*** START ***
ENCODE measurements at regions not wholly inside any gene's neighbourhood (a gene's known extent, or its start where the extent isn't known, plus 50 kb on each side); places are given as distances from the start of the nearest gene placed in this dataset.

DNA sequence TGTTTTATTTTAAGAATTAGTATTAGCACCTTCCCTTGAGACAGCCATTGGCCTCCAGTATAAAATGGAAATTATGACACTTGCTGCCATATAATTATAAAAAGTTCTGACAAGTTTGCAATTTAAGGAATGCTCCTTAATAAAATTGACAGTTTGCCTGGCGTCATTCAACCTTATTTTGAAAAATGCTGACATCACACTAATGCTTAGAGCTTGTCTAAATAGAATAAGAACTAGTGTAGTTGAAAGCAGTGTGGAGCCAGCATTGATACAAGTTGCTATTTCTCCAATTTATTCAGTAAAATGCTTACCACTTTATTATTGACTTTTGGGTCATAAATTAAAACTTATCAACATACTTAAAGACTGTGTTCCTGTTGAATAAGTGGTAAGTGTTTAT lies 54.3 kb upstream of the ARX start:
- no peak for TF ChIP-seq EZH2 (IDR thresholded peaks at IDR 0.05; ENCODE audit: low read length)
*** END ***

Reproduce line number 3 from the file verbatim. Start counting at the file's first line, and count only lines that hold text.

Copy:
- no peak for TF ChIP-seq EZH2 (IDR thresholded peaks at IDR 0.05; ENCODE audit: low read length)